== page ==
Any company starting its y2k project now will not complete it, says a specialist who works in the field.
Some 60% of a companies systems will be corrected, at most. Take away 40% of a company's operations, and you can say goodbye to that company. He doesn't say this, but it's obvious. Well, it should be. But it's so painful that no one will say it.
This is from the IRISH TIMES (April 3).
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Many organisations worldwide still seem to view the Year 2000 problem as an issue they'll eventually get around to, and believe the key issues are being solved for them.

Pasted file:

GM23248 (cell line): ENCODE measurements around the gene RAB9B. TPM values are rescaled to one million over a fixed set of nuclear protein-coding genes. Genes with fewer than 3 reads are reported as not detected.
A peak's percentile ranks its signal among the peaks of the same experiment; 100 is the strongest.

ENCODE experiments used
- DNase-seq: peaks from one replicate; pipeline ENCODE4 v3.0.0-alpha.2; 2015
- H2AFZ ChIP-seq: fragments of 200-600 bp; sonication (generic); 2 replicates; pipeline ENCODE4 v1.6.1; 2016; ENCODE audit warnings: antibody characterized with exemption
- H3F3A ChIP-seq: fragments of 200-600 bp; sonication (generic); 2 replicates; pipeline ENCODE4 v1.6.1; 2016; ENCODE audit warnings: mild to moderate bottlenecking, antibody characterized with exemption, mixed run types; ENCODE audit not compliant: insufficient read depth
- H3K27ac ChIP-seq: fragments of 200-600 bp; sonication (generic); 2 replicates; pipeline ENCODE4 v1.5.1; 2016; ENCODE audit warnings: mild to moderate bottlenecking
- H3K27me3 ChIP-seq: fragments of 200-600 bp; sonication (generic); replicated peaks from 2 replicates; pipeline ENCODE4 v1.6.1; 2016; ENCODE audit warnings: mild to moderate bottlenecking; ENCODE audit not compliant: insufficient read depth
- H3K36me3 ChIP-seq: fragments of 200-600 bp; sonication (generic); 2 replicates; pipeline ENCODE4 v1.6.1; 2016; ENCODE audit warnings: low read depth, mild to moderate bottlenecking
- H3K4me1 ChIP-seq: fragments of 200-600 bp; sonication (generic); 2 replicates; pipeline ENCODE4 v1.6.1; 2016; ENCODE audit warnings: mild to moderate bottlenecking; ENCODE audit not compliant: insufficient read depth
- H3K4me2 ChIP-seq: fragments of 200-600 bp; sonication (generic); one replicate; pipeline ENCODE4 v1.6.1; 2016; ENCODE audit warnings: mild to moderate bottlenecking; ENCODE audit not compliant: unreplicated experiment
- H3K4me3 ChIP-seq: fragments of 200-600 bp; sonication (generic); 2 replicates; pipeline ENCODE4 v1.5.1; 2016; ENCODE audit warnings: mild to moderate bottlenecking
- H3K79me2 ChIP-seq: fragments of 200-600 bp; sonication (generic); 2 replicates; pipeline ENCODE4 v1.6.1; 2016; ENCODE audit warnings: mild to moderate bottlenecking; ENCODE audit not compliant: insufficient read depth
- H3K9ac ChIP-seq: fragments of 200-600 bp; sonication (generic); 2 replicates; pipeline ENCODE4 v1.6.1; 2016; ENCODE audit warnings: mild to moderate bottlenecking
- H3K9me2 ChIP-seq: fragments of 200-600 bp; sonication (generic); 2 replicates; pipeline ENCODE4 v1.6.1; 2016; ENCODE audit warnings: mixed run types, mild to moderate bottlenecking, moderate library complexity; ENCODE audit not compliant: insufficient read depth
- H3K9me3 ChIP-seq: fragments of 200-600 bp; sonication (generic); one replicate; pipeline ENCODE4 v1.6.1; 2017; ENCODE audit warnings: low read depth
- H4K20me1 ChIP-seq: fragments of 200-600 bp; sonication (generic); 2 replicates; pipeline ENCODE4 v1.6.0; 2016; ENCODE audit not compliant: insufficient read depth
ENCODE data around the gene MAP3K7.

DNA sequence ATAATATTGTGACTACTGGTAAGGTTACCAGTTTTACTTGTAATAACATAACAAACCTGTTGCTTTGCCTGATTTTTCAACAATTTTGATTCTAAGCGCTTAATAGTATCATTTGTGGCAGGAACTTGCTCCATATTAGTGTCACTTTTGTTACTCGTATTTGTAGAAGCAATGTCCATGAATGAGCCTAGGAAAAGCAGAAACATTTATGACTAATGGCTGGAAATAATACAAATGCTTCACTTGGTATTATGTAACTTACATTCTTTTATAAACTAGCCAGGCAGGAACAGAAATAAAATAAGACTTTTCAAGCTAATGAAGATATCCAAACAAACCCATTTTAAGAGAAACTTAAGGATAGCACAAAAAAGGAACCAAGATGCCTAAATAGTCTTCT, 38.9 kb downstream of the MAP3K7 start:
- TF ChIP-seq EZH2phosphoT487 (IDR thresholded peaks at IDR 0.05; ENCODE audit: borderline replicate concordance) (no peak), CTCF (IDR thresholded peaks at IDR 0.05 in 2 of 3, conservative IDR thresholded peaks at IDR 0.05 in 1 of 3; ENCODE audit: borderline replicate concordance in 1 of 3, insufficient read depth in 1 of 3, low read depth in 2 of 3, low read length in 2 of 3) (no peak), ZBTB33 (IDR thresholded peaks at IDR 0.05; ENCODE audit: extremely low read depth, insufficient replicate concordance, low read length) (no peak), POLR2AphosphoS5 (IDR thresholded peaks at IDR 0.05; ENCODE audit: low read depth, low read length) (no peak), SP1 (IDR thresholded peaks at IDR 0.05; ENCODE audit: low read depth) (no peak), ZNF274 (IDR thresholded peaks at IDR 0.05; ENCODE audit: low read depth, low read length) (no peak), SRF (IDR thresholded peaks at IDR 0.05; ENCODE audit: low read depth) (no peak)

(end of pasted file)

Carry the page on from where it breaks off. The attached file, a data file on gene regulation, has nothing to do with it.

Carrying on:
But Mr Cliff Murphy, manager of Digital's European Year 2000 Competency Centre in Dublin, emphasises that this is not the case. "It is actually a quite serious crisis. The experts are now saying it's too late for companies to do anything in time for 2000," he says. "Now they have to look at prioritising to get just the essential applications done. We're now talking about a damage limitation exercise."
Analysts estimate that companies which are just beginning to work on the problem will only be able to get to 60 per cent of systems and software ready before January 1st, 2000.